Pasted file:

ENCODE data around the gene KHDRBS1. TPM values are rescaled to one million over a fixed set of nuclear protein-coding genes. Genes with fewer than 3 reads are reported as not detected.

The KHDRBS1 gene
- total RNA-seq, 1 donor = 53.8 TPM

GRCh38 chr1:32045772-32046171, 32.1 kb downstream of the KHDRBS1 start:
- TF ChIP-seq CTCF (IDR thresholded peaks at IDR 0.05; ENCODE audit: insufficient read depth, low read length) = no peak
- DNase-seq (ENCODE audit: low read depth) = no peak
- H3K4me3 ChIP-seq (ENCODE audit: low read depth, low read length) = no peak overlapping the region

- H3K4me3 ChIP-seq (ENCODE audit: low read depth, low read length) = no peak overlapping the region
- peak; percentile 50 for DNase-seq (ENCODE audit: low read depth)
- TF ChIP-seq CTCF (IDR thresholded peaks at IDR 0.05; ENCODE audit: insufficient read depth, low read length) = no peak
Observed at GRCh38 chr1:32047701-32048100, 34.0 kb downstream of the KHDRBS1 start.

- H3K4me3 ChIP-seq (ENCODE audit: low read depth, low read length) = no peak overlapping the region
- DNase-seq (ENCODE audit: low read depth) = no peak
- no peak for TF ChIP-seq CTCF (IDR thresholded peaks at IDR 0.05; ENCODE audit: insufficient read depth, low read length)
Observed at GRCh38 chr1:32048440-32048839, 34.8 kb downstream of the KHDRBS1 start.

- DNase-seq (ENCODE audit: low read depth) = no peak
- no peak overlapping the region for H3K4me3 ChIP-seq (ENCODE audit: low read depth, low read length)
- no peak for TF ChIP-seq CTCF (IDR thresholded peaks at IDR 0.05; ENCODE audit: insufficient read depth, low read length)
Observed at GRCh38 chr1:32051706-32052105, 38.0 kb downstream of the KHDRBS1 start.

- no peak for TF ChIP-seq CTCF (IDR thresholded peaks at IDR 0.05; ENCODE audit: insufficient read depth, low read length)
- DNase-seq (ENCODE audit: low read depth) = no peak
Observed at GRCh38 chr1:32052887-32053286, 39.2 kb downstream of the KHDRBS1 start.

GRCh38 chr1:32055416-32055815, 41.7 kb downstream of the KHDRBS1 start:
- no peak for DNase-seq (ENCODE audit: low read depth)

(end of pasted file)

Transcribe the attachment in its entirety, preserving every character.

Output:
ENCODE data around the gene KHDRBS1. TPM values are rescaled to one million over a fixed set of nuclear protein-coding genes. Genes with fewer than 3 reads are reported as not detected.

The KHDRBS1 gene
- total RNA-seq, 1 donor = 53.8 TPM

GRCh38 chr1:32045772-32046171, 32.1 kb downstream of the KHDRBS1 start:
- TF ChIP-seq CTCF (IDR thresholded peaks at IDR 0.05; ENCODE audit: insufficient read depth, low read length) = no peak
- DNase-seq (ENCODE audit: low read depth) = no peak
- H3K4me3 ChIP-seq (ENCODE audit: low read depth, low read length) = no peak overlapping the region

- H3K4me3 ChIP-seq (ENCODE audit: low read depth, low read length) = no peak overlapping the region
- peak; percentile 50 for DNase-seq (ENCODE audit: low read depth)
- TF ChIP-seq CTCF (IDR thresholded peaks at IDR 0.05; ENCODE audit: insufficient read depth, low read length) = no peak
Observed at GRCh38 chr1:32047701-32048100, 34.0 kb downstream of the KHDRBS1 start.

- H3K4me3 ChIP-seq (ENCODE audit: low read depth, low read length) = no peak overlapping the region
- DNase-seq (ENCODE audit: low read depth) = no peak
- no peak for TF ChIP-seq CTCF (IDR thresholded peaks at IDR 0.05; ENCODE audit: insufficient read depth, low read length)
Observed at GRCh38 chr1:32048440-32048839, 34.8 kb downstream of the KHDRBS1 start.

- DNase-seq (ENCODE audit: low read depth) = no peak
- no peak overlapping the region for H3K4me3 ChIP-seq (ENCODE audit: low read depth, low read length)
- no peak for TF ChIP-seq CTCF (IDR thresholded peaks at IDR 0.05; ENCODE audit: insufficient read depth, low read length)
Observed at GRCh38 chr1:32051706-32052105, 38.0 kb downstream of the KHDRBS1 start.

- no peak for TF ChIP-seq CTCF (IDR thresholded peaks at IDR 0.05; ENCODE audit: insufficient read depth, low read length)
- DNase-seq (ENCODE audit: low read depth) = no peak
Observed at GRCh38 chr1:32052887-32053286, 39.2 kb downstream of the KHDRBS1 start.

GRCh38 chr1:32055416-32055815, 41.7 kb downstream of the KHDRBS1 start:
- no peak for DNase-seq (ENCODE audit: low read depth)